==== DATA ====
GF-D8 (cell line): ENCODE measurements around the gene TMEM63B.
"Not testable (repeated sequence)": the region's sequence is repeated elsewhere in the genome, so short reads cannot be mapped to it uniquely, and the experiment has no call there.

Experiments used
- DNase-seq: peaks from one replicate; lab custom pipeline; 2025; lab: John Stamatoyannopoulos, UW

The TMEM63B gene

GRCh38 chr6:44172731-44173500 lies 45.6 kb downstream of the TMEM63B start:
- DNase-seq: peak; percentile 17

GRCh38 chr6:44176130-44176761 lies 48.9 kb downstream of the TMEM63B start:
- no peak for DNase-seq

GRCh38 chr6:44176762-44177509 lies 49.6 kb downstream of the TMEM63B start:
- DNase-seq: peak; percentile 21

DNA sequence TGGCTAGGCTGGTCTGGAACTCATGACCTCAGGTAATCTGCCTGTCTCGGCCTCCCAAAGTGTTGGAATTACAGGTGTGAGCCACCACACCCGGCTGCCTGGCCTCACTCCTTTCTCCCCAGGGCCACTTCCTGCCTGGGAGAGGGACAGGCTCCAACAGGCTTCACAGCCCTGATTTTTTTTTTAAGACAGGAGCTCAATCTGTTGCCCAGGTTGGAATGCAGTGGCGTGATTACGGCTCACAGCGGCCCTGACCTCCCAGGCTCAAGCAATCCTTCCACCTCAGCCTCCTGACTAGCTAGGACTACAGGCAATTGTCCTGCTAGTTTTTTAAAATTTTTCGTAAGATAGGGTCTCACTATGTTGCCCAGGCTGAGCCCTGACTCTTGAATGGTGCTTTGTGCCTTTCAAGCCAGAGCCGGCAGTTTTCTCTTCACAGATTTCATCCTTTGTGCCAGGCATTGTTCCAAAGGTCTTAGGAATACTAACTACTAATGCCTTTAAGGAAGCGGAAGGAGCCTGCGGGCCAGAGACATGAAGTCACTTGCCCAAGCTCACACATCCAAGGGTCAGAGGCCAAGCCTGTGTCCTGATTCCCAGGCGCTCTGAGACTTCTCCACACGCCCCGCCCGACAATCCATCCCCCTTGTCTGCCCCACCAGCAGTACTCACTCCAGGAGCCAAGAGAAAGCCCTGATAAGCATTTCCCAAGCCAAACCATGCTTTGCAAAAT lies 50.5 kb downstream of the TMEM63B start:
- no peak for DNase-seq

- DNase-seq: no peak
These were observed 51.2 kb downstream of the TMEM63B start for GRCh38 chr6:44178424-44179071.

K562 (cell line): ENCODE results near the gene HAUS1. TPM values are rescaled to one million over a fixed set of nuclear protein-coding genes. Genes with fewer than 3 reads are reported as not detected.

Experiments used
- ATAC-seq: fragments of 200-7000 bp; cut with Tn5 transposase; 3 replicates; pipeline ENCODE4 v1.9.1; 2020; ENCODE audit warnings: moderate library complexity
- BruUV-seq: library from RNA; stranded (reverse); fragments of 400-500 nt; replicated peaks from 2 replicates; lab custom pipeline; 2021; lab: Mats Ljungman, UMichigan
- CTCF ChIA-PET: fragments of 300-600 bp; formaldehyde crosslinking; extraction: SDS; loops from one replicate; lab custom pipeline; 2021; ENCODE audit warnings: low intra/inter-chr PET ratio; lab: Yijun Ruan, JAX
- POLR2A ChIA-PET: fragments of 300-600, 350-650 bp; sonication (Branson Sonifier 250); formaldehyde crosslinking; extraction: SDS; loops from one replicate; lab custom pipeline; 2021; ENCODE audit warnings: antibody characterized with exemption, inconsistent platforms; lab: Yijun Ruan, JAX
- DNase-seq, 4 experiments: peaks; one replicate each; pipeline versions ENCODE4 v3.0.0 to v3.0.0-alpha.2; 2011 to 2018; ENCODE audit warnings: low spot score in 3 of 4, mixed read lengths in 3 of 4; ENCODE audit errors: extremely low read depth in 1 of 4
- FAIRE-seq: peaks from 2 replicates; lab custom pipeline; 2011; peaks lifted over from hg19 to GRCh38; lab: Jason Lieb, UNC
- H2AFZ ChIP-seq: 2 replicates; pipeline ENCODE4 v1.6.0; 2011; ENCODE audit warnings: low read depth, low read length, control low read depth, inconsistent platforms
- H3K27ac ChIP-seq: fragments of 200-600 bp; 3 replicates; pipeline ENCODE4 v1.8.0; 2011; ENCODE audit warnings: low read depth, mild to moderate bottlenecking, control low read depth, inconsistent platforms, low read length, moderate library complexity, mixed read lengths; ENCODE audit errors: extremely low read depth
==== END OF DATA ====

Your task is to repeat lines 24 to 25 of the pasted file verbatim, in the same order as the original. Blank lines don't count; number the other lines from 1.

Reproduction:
- H2AFZ ChIP-seq: 2 replicates; pipeline ENCODE4 v1.6.0; 2011; ENCODE audit warnings: low read depth, low read length, control low read depth, inconsistent platforms
- H3K27ac ChIP-seq: fragments of 200-600 bp; 3 replicates; pipeline ENCODE4 v1.8.0; 2011; ENCODE audit warnings: low read depth, mild to moderate bottlenecking, control low read depth, inconsistent platforms, low read length, moderate library complexity, mixed read lengths; ENCODE audit errors: extremely low read depth